Apple Appoints Al Gore To Board Of Directors
Apple Appoints Al Gore To Board Of Directors
by , 5:20 PM EST, March 19th, 2003
In a surprising, as well as fascinating move, Apple has named former vice president Al Gore to its Board of Directors. The press release for the company specifically cites the record economic expansion during Mr. Gore's second term, his track record with supporting technology -- specifically the Internet, and the fact that Mr. Gore uses a Mac and Final Cut Pro as reasons for the appointment.
Al Gore has often taken heat in the press, and from regular people alike, for having claimed to invent the Internet. In reality, of course, Mr. Gore never made such a claim, but had instead claimed to have been the Senator who helped get government funding for Internet-related technologies during the formative years. He also helped usher through Internet-related legislation in Congress while Vie President. The stigma of having made a claim he did not actually make has managed to stick, however.
Apple CEO Steve Jobs was known to be close to the Bill Clinton White House, with both President and former President Clinton having stayed at Steve Jobs' home in Palo Alto. Mr. Jobs is known to have a fondness for the Democratic party, as well.
In light of the unusualness of this announcement, we are including the entire press release, including the fluff quotes:
Apple today announced that Albert Gore Jr., the former Vice President of the United States, has joined the Company's Board of Directors. Mr. Gore was elected at Apple's board meeting today.
"Al brings an incredible wealth of knowledge and wisdom to Apple from having helped run the largest organization in the world -- the United States government -- as a Congressman, Senator and our 45th Vice President. Al is also an avid Mac user and does his own video editing in Final Cut Pro," said Steve Jobs, Apple's CEO. "Al is going to be a terrific Director and we're excited and honored that he has chosen Apple as his first private sector board to serve on."
"Steve and his team have done an incredible job in making Apple once again the very best in the world," said former Vice President Al Gore. "I have been particularly impressed with the new Mac OS X operating system and the company's commitment to the open source movement. And I am especially looking forward to working with and learning from the great board members who have guided this legendary company's inspiring resurgence."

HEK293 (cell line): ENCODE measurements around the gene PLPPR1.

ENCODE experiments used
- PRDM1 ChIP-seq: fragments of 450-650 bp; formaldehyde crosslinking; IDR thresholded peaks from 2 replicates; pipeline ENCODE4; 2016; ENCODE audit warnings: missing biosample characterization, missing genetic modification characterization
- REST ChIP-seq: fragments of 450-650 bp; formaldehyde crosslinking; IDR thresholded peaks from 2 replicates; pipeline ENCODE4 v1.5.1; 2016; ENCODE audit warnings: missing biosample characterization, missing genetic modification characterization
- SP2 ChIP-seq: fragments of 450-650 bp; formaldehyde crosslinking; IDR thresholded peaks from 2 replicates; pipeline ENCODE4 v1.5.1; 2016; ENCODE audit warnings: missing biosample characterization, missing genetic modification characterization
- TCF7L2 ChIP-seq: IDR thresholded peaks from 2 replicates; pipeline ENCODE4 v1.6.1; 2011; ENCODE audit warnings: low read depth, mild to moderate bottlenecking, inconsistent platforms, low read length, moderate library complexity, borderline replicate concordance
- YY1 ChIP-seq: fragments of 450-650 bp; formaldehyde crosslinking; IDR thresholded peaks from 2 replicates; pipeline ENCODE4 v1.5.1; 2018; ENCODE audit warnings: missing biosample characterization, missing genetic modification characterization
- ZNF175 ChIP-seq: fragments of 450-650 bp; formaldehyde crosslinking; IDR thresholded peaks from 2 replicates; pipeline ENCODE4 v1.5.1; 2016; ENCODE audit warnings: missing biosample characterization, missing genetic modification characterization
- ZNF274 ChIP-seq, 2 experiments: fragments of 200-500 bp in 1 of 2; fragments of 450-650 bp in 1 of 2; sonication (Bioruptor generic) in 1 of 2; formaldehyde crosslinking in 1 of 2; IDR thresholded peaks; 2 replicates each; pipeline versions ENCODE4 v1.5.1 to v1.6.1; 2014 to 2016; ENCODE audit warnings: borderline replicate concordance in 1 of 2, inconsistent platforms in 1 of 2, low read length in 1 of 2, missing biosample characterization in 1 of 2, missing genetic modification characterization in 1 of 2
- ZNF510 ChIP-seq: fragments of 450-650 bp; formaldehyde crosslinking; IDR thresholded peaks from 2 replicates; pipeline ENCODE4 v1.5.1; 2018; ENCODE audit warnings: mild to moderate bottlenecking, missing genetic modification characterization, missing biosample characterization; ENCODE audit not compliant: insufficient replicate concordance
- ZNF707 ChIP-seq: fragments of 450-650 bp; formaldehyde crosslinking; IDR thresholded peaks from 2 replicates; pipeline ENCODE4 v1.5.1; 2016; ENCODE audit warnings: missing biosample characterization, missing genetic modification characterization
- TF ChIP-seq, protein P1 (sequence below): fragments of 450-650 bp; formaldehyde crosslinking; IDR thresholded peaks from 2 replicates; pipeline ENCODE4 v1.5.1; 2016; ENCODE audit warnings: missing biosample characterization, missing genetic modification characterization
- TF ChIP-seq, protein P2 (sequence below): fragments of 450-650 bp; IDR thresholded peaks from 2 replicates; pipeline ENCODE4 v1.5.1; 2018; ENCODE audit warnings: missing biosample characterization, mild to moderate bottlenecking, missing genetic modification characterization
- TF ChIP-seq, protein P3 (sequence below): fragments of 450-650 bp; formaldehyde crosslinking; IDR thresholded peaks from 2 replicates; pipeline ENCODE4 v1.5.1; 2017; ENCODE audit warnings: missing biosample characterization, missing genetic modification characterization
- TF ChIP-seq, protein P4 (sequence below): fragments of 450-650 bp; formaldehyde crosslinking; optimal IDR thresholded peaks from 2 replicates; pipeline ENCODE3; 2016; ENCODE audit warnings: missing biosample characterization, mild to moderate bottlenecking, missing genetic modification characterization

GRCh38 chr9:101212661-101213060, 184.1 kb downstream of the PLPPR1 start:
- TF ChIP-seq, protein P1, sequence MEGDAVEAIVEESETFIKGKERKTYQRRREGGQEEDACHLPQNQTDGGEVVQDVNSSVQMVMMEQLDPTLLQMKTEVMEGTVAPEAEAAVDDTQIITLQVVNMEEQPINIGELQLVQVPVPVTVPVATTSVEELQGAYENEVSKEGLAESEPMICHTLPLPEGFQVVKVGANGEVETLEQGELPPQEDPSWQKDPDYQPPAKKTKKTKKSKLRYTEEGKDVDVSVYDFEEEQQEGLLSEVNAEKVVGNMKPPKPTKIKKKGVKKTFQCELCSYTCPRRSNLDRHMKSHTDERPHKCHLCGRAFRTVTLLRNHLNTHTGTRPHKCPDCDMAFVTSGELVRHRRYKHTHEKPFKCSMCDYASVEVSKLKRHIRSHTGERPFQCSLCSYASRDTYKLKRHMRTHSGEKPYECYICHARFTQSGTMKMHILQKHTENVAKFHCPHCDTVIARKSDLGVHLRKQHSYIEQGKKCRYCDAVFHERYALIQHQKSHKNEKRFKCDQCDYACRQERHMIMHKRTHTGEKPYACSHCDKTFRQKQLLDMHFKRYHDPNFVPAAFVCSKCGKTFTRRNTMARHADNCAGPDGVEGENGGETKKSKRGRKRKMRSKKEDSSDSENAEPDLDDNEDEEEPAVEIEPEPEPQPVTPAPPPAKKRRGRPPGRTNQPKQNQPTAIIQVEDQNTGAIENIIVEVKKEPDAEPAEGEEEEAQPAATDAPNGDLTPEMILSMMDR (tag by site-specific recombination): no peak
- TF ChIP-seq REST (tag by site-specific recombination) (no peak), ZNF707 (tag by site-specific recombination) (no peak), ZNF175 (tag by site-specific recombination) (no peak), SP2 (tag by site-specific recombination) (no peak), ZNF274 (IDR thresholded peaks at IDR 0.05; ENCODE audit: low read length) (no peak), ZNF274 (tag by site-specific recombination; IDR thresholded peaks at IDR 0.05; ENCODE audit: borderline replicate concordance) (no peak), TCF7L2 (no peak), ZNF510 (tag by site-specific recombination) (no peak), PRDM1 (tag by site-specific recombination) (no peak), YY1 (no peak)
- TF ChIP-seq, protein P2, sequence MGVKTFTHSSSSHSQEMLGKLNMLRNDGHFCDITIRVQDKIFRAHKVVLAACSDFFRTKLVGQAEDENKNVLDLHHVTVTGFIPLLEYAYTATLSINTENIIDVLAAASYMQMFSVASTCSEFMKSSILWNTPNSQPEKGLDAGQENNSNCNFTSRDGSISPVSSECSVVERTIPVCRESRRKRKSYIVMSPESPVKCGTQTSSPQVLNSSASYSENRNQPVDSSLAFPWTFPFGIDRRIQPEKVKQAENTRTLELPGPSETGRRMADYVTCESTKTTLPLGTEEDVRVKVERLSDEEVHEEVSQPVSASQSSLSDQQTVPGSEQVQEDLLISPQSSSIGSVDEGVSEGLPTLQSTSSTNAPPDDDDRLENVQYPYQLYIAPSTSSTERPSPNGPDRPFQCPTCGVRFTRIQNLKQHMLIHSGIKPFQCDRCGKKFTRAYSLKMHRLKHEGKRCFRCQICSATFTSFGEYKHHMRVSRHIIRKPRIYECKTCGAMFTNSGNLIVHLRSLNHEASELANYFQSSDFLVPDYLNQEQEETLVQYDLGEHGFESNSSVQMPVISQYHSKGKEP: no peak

Mr. Gore was inaugurated as the 45th Vice President of the United States on January 20, 1993. He was re-elected in 1996, and helped lead the U.S. into the longest period of sustained economic growth in American history. He served for a total of eight years as President of the Senate, a member of the cabinet and the National Security Council, and as the leader of a wide range of Administration initiatives including environmental policy, technology, science, communications and government cost reduction.
As a member of the U.S. Congress 25 years ago, he popularized the term "Information Superhighway," and was instrumental in fighting for federal funds to assist in building what later became the Internet. He has remained an active leader in technology -- launching a public/private effort to wire every classroom and library in America to the Internet.
Mr. Gore serves as a Senior Advisor to Google, Inc. He is also a visiting professor at the University of California Los Angeles, Fisk University and Middle Tennessee State University.
Mr. Gore received his B.A. in Government with honors from Harvard University in 1969, and attended the Vanderbilt University School of Religion and the Vanderbilt University School of Law.
There is, as yet, no reaction from Wall Street on the appointment.
The Mac Observer Spin:This is indeed fascinating. Certainly Steve Jobs is making a political statement with the appointment, as well as the press release. Specifically, the paragraph mentioning the "longest period of sustained economic growth in American history" is a direct comment on our current economic woes. It remains to be seen how the geek public and Wall Street -- the only two groups likely to care about this appointment -- will react, but we honestly expect a hailstorm of criticism, especially from those who don't share Steve Jobs' fondness for the Democratic party.
What will be interesting will be those who illustrate their desire for Apple not to have political opinions by expressing their own political opinions. It's definitely going to be interesting.
Here's the meat of this appointment, however: It's about politics. Al Gore brings with him a lifetime of political experience, at a time when politics and technology are steadily becoming more and more interwoven. From attacks on Fair Use to legislation that would require all hardware to contain copy protection hardware to the DMCA, savvy tech companies such as Apple, Sun, Intel, Microsoft, and a host of others have learned that they need to be investing in a serious Washington DC presence for the first time ever. Al Gore's presence on Apple's Board could well be a help for the company in seeking a favorable path through the confines of Capital Hill.
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